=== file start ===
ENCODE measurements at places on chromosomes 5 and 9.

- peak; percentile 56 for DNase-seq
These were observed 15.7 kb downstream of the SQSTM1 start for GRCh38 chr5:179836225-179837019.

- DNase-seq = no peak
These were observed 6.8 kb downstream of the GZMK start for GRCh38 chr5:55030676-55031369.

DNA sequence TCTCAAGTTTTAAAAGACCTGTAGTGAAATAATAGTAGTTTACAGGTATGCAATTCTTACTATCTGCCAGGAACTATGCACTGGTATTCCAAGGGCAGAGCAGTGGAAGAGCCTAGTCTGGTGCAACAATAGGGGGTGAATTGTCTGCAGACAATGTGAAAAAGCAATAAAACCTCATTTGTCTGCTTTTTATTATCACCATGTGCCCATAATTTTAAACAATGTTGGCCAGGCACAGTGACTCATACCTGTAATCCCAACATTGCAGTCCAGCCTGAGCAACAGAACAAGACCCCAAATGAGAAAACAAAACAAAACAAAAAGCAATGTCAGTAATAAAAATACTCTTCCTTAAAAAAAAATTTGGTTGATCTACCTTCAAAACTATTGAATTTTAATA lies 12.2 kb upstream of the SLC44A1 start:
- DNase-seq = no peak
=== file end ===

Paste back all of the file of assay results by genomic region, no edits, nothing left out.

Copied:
ENCODE measurements at places on chromosomes 5 and 9.

- peak; percentile 56 for DNase-seq
These were observed 15.7 kb downstream of the SQSTM1 start for GRCh38 chr5:179836225-179837019.

- DNase-seq = no peak
These were observed 6.8 kb downstream of the GZMK start for GRCh38 chr5:55030676-55031369.

DNA sequence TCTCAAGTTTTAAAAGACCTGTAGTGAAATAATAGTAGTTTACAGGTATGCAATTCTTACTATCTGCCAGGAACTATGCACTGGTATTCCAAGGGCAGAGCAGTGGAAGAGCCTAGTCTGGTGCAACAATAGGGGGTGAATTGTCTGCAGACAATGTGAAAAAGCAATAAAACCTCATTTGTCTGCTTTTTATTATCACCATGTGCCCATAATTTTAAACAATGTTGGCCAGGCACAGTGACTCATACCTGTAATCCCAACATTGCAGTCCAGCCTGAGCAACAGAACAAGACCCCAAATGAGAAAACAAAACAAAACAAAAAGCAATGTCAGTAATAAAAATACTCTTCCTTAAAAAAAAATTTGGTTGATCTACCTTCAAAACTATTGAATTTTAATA lies 12.2 kb upstream of the SLC44A1 start:
- DNase-seq = no peak